To keep the guests filled up while the meat was cooking, we made some quick vegetarian quesadillas. I'm slowly coming round to the idea that these are super effective and convenient snacks (this from someone who only ever ate egg white quesadillas with mushrooms in California). The filling of grilled capsicum, cheddar cheese and cilantro really is light and yummy. We omitted the roast chicken (which you can put in for a more filling regular meal) so that it would make a better snack and we finished several rounds of these.
2 capsicums, 1 red and 1 yellow
A handful of spring onion stalks
A large bunch of cilantro
1 package of shredded cheddar cheese
2 large portobello mushrooms
Wheat or flour tortillas
1. Roast two capsicums over an open fire till the skins are mottled black
2. Scrape away the skins and chop up the capsicum flesh
3. Roast two portobello mushrooms and dice it up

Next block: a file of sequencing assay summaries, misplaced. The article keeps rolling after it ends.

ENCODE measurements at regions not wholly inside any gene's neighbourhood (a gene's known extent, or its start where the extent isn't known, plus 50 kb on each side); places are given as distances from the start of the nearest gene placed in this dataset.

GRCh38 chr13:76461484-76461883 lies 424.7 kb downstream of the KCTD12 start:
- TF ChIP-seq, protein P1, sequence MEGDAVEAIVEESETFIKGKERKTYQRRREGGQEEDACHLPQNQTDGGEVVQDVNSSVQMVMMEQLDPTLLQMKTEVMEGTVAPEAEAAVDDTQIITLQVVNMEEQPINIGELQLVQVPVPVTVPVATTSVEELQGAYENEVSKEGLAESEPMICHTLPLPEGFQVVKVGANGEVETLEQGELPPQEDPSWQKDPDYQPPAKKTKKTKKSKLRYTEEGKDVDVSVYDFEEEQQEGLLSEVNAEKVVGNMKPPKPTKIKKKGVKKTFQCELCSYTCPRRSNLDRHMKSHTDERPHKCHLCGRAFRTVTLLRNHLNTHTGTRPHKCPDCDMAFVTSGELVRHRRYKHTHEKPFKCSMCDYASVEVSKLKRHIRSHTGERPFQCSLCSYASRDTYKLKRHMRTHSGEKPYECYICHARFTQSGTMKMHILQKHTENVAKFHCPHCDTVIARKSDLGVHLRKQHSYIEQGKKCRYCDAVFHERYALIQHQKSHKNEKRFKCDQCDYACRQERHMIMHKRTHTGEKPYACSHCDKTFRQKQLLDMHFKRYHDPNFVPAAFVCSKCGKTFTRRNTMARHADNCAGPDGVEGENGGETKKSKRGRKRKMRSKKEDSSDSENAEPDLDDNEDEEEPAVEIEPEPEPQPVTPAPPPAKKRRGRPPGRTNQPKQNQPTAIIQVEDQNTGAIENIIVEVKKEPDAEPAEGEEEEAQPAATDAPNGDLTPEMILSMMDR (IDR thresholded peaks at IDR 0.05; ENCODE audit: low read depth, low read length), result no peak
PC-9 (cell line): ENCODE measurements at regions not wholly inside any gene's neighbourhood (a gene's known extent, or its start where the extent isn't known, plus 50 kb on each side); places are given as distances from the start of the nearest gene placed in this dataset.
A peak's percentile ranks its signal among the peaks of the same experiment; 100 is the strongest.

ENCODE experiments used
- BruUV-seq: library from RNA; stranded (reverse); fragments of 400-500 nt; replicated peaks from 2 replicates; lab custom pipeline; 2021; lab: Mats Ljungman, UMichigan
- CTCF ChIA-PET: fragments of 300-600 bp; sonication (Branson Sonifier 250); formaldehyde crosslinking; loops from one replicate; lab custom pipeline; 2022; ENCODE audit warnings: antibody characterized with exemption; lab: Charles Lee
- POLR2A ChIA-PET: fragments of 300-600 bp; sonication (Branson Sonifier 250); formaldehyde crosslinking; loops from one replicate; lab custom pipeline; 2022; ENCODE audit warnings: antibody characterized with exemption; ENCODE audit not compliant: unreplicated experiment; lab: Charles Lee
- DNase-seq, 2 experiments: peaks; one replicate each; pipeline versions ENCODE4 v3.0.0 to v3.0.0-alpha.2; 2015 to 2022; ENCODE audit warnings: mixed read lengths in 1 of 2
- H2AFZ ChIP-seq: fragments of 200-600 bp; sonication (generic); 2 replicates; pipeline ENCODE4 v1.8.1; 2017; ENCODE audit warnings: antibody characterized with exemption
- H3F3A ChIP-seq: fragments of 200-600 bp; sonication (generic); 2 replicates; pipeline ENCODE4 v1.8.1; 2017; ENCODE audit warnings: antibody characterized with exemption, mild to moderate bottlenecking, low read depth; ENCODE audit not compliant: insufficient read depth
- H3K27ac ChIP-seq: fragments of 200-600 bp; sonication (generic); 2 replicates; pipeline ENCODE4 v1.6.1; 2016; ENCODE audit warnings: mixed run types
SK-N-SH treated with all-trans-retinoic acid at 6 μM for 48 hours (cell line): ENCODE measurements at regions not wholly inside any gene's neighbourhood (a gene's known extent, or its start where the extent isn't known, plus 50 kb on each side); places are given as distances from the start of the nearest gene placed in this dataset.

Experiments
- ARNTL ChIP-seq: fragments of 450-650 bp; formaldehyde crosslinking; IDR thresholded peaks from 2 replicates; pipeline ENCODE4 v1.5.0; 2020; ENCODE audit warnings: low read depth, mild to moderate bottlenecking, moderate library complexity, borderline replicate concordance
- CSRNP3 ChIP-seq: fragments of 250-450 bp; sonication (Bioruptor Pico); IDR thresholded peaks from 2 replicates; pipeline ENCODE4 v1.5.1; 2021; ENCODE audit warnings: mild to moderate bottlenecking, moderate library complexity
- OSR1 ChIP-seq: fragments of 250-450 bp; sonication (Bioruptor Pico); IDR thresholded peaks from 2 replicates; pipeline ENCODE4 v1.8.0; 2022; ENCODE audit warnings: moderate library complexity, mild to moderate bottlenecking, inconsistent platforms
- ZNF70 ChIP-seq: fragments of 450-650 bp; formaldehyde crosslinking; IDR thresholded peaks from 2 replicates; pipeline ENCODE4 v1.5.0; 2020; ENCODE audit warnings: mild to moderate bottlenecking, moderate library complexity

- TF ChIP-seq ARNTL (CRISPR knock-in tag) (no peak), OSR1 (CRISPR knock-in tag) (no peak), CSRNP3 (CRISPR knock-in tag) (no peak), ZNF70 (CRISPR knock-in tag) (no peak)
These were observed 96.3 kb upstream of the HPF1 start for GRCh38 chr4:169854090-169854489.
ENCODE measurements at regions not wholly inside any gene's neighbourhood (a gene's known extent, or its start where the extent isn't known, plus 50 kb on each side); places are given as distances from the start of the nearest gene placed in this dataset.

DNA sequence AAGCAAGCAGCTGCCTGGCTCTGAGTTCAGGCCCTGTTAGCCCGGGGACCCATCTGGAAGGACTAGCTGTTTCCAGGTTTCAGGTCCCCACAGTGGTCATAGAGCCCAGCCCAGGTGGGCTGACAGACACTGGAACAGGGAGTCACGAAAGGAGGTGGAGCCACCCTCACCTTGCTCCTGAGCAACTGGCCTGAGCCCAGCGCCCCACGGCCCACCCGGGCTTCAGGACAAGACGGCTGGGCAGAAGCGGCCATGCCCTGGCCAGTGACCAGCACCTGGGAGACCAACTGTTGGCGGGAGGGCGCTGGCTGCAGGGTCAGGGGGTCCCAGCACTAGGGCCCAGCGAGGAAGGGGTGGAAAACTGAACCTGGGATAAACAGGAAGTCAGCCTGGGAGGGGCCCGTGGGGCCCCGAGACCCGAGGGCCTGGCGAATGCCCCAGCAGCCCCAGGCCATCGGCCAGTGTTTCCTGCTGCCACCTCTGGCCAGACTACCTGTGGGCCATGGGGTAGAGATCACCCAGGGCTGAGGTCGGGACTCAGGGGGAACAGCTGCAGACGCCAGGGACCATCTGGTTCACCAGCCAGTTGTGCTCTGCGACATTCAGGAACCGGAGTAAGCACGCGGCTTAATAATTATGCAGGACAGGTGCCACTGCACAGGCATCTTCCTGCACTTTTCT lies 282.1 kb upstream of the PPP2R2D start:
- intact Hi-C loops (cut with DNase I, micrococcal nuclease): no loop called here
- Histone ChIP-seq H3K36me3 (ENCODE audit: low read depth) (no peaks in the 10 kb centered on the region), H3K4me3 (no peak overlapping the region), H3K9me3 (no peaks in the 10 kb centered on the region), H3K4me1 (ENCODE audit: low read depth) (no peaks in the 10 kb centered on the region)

4. Mix into chopped cilantro and spring onion, mix in the chedder cheese
5. Pan fry some flour tortilla, spread the insides with sour cream and fill
6. Lay on a cutting board and quarter
7. Variations include adding sundried tomatoes, guacamole or shredded roast chicken.
We also had an awesome salad from J. who completely outdid himself again. I entirely forgot to take pictures of it but it was particularly amusing because he snitched his mom's yu-sheng plate to contain the mountain of salad he'd made. It was a most imagenative combination as well, mixed salad greens with cherry tomatoes, sultanas, hazlenuts, walnuts, all mixed with a clever chutney jam sauce. Suffice to say it was a gigantic plate and it was all finished.
Posted by Weylin at 10:16 AM